The economic boom of the late 1980s and 90s fueled remarkable growth within the City of Redmond, home to software giants Microsoft and Nintendo America. This period saw a similar growth in the size of the City government. As the new century began, it became clear that they had outgrown their existing 1960s era building, and needed a newer, more flexible facility that would serve their needs and represent the City as they faced the future.
The new Redmond City Hall building is the largest public works project ever undertaken in the Cityâ€™s history. In order to ease the financial burden that such a project would impose, Wright Runstad & Company and the City agreed upon a public / private funding mechanism which has become increasingly more popular for the financing of public projects.
The architect and design of the new City Hall was chosen through a design competition held by the City and Wright Runstad & Company. Three finalists from a field of 13 local design firms were selected to participate in the competition. In September of 2003, the finalists presented their designs to the Mayor, the City Council, Wright Runstad & Company, and the public. The City received a total of 134 comment cards from both the public and city staff. Of those who expressed a preference, 85% preferred MulvannyG2â€™s design. More importantly, the design was selected by the unanimous vote of the City Council.
The 113,068 square foot, 4-story building is located at 15670 NE 85th Street. The building currently houses 260 employees with plenty of room for expansion, a 150 person capacity council chambers, and multiple public spaces.
Reflecting the Cityâ€™s desire to create a â€˜living room for the communityâ€™, the Redmond City Hall was envisioned as a public showpiece which would be used for public gatherings and exemplify the friendliness of the community and the transparency of its governmental processes.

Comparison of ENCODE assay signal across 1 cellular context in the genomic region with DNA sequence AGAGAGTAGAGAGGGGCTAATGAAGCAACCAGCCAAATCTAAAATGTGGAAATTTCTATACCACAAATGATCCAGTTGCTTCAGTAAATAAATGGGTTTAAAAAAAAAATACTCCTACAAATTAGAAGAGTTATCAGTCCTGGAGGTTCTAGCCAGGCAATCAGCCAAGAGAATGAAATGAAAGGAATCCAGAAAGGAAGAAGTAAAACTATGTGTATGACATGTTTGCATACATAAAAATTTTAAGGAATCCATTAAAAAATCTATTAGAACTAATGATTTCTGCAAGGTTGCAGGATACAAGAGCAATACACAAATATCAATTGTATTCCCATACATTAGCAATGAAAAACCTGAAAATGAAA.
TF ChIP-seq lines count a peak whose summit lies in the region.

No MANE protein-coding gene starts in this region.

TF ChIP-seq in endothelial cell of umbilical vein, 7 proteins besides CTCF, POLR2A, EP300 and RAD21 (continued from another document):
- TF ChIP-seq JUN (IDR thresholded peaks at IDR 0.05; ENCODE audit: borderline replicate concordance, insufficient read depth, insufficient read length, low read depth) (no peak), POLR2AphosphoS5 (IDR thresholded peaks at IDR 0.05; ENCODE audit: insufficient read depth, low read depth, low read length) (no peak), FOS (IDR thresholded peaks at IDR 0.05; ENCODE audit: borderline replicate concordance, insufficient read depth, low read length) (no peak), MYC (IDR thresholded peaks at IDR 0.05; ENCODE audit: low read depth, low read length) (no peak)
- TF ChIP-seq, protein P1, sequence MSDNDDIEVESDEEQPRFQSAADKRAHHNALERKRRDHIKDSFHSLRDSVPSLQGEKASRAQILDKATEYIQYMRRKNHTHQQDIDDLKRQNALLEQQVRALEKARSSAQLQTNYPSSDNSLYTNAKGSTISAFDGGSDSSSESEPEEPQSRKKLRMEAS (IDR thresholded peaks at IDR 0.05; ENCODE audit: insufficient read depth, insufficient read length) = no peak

The architecture was designed from the inside out. The experience of the visitors and users defined the space; the forms arose from that. The design inspirations included the natural beauty of the NW forests, mountains and waters; Redmondâ€™s location as a gateway to the mountains; outdoor lifestyles (Redmond is known as the bicycle capital of the NW); cultural diversity of the populace; high technology companies helping to make this a land of innovation; and symbols of the government.
The exterior features natural limestone panels with warm golden colors. A wall of windows reinforces the notion of an exterior-to-interior connection, and implies the transparency of our governmental process. The soaring copper canopy entrance is supported by slender columns inspired by the Northwestâ€™s fir tree forests. Once inside, the atrium widens out, reaching four stories high. The area is filled with natural light and provides dramatic views of the Sammamish River and Trail. MulvannyG2 Architecture also incorporated intimate gardens, a large central park, and other areas where concerts, social functions, art exhibits, and community gatherings can be enjoyed by Redmond citizens.
The City will pursue a Leadership in Energy and Environmental Design (LEED) Silver certification for the City Hall building from the U.S. Green Building Council (USGBC) to exemplify the Cityâ€™s commitment to sustainable design practices. Sustainable features and practices employed in the design and construction included: recycling of at least 75% (total by weight) of all construction, demolition, and land clearing debris; use of recycled building materials and local/regional materials to reduce pollution caused by transportation; use of water efficient irrigation and drought-resistant landscaping to reduce water demand by 50% over conventional methods; providing bike storage and changing rooms and electric vehicle charging stations to encourage alternative transportation to and from work; reducing the â€˜heat islandâ€™ effect through the use of reflective roofing and covered parking; and the use of natural daylight to reduce energy costs.
City employees, local citizens, and architectural critics have given rave reviews of the City Hall since the buildings completion in December of 2005. The successful private/public venture has given light to a remarkable work if Architecture and a new â€˜living roomâ€™ for the City of Redmond.
Graphics and text are courtesy of MulvanyG2 Architecture.
Photographs areÂ the copyright of Â© Robert Pisano 2006